Layoffs at GE Transportation, the largest employer in Erie County, could raise the county’s unemployment rate by 0.6 percent, said Jim Kurre, professor of economics at Penn State Erie, The Behrend College, and director of the Economic Research Institute of Erie.
The impact could be even worse if the slowdown forces cuts at other companies that work with GE, Kurre said. “As it cuts local production, GE will be buying less from local suppliers,” he said. “If, in turn, those companies buy less and cut payrolls, they’ll engender their own ripple effects, resulting in a larger total impact than the initial GE cuts.”
GE plans to eliminate 950 union jobs – a quarter of the union workforce at its Lawrence Park facility – and 100 management positions unless the union offers as-yet-unspecified concessions, company officials told Erie leaders on April 9. The move would affect workers who assemble AC locomotives and large mining-vehicle wheels.
Much of that work would be transferred to a non-union GE plant in Texas. That plant, which is just a year old, is 20 percent more productive than the company’s Lawrence Park facility, company officials said. Lower wages are a big part of that.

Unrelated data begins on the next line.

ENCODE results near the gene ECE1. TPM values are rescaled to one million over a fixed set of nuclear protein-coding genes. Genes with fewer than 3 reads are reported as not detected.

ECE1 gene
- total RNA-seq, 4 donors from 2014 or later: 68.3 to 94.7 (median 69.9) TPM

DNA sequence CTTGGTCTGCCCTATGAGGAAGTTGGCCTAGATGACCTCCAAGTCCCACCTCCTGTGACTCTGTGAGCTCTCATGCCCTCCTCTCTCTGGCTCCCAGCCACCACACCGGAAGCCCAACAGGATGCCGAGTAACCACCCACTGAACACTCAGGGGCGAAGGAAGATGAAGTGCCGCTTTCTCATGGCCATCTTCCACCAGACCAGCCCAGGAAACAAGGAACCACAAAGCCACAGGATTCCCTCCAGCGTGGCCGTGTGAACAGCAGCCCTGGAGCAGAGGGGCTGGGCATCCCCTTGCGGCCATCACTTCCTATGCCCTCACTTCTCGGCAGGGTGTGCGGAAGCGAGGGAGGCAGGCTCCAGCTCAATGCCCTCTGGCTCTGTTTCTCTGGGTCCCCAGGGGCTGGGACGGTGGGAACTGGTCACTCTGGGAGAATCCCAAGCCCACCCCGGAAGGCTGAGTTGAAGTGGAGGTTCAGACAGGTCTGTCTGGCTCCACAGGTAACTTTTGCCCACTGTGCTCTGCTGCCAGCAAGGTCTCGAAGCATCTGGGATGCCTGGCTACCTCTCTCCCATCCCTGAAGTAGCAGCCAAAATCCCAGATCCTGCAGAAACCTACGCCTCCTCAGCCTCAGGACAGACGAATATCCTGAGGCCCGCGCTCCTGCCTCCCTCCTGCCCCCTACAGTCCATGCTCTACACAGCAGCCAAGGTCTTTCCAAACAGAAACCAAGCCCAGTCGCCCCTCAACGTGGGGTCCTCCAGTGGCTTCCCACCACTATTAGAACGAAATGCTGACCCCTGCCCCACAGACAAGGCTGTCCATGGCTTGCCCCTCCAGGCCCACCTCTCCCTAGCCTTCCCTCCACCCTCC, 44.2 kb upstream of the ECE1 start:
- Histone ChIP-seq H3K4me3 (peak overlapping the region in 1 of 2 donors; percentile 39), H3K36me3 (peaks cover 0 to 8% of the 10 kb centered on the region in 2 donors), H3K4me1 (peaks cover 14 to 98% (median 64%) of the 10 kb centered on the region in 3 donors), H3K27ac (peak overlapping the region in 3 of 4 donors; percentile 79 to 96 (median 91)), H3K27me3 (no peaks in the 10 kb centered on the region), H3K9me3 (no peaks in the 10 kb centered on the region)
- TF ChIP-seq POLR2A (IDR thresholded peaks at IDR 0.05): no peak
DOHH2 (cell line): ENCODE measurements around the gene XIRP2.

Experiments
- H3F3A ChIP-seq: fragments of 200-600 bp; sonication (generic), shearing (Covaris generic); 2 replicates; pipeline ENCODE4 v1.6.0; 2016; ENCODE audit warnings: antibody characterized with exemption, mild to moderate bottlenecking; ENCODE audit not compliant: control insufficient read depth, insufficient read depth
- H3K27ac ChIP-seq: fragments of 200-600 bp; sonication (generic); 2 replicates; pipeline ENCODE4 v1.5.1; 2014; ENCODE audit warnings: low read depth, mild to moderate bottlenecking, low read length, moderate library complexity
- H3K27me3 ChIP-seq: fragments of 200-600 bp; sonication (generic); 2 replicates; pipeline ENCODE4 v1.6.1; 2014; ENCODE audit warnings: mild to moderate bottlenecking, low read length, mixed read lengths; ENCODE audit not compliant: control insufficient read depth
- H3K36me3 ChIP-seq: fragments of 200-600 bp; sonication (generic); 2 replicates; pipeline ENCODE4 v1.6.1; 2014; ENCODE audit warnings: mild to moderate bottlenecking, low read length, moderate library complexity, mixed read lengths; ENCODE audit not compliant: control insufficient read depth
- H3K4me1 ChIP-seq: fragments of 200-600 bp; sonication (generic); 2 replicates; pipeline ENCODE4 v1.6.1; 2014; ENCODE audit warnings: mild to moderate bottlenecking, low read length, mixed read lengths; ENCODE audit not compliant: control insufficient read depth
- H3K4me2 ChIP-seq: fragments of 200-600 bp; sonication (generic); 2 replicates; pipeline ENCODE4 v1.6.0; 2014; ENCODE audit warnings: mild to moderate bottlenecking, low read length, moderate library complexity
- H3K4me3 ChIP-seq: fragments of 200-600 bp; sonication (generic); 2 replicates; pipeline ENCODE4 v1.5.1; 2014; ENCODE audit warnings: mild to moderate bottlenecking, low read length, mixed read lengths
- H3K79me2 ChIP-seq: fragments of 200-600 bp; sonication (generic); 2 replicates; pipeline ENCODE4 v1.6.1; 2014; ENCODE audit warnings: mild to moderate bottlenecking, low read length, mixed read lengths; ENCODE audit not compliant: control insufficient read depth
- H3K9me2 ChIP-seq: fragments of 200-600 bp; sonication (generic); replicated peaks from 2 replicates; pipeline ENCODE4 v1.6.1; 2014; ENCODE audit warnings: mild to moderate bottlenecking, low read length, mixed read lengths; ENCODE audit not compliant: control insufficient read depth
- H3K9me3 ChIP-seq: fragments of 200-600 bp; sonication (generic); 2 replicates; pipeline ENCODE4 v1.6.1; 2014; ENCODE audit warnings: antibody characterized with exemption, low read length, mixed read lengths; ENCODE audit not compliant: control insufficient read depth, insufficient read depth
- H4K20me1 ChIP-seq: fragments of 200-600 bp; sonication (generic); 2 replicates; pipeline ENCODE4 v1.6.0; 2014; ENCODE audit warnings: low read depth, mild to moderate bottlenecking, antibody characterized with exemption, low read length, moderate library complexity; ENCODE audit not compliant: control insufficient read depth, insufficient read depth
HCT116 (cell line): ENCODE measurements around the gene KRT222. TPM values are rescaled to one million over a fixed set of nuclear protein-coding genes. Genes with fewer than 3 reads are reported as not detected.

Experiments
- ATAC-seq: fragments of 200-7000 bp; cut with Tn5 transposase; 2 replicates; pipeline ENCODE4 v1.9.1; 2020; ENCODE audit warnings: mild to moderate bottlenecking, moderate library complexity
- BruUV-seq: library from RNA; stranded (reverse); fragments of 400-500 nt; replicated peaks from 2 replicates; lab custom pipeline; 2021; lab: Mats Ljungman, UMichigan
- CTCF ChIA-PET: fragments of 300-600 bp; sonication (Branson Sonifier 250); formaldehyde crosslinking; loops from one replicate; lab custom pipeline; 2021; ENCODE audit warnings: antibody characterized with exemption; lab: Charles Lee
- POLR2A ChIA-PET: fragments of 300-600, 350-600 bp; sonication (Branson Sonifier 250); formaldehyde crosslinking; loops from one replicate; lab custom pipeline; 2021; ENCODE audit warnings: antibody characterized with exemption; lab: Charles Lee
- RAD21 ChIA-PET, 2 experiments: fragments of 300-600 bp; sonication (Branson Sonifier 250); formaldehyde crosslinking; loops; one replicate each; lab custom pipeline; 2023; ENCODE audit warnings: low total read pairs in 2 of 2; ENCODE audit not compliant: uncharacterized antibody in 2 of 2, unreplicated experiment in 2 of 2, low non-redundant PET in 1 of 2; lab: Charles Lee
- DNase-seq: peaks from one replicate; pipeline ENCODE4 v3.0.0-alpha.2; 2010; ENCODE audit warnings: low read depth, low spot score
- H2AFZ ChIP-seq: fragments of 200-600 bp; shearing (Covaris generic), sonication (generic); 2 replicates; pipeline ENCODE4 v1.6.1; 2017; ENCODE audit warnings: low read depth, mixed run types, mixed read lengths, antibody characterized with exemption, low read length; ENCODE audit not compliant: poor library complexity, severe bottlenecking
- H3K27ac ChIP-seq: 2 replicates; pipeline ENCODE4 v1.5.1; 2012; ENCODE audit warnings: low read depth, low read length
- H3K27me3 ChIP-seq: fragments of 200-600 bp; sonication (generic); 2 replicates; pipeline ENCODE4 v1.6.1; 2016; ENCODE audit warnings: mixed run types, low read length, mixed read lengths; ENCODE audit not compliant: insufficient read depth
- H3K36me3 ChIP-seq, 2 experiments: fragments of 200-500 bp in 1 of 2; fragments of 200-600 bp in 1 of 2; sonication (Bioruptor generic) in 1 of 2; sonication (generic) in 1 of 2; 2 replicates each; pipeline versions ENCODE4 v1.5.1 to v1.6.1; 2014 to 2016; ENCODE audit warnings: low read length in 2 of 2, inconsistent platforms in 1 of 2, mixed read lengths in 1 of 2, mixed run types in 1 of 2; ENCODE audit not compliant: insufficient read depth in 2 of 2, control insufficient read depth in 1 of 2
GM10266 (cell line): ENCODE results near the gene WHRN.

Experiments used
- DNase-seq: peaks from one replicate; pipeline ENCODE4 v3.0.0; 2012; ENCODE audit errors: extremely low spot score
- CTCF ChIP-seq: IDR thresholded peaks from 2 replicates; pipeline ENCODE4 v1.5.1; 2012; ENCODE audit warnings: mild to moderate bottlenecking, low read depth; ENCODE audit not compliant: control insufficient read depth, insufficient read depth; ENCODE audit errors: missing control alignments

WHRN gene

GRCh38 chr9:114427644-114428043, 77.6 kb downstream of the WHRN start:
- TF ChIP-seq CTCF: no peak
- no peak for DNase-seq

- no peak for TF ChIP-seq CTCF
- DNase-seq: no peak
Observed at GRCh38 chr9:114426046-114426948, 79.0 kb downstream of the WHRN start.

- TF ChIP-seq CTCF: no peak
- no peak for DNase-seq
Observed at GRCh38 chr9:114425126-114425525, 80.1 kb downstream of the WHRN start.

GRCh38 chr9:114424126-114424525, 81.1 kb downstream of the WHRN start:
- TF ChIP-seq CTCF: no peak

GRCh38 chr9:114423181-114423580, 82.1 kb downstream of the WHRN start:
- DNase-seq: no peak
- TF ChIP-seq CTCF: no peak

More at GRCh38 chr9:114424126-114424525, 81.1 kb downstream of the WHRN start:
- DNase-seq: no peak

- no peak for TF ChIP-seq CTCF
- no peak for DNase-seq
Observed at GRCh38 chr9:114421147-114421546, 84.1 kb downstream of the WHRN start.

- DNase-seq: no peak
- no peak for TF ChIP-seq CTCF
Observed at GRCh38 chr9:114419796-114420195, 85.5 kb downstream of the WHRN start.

“The cold, hard fact is that GE is going to be pushed to find the cheapest, most efficient way to produce their products,” Kurre said. “If two workers are equally productive – both can do the job – but one costs more than the other, the firm will be pushed by competition to go with the less-costly labor. And that’s a bitter pill to swallow.”
The full impact of any cuts is not likely to be seen immediately, Kurre said. Unemployment benefits and a staggered timetable for layoffs could help the region’s economy absorb laid-off workers, he said.
Another advantage: The Erie Leading Index, which tracks the S&P 500, the TS Freight Index and the U.S. interest rate spread, among other factors, continues to show signs of a steady, if slow, recovery. The latest index, which Kurre released last week, is higher than any since 2000.
Until the GE announcement, Kurre saw no evidence that another recession was coming in the next months. And the Erie economy, which has diversified since the 1980s, when GE last had major layoffs, is better positioned to absorb job losses in the manufacturing sector, he said.
“The Erie economy survived the cuts of the 1980s and the loss of more than 15,000 jobs,” he said. “We’ll survive this, too.”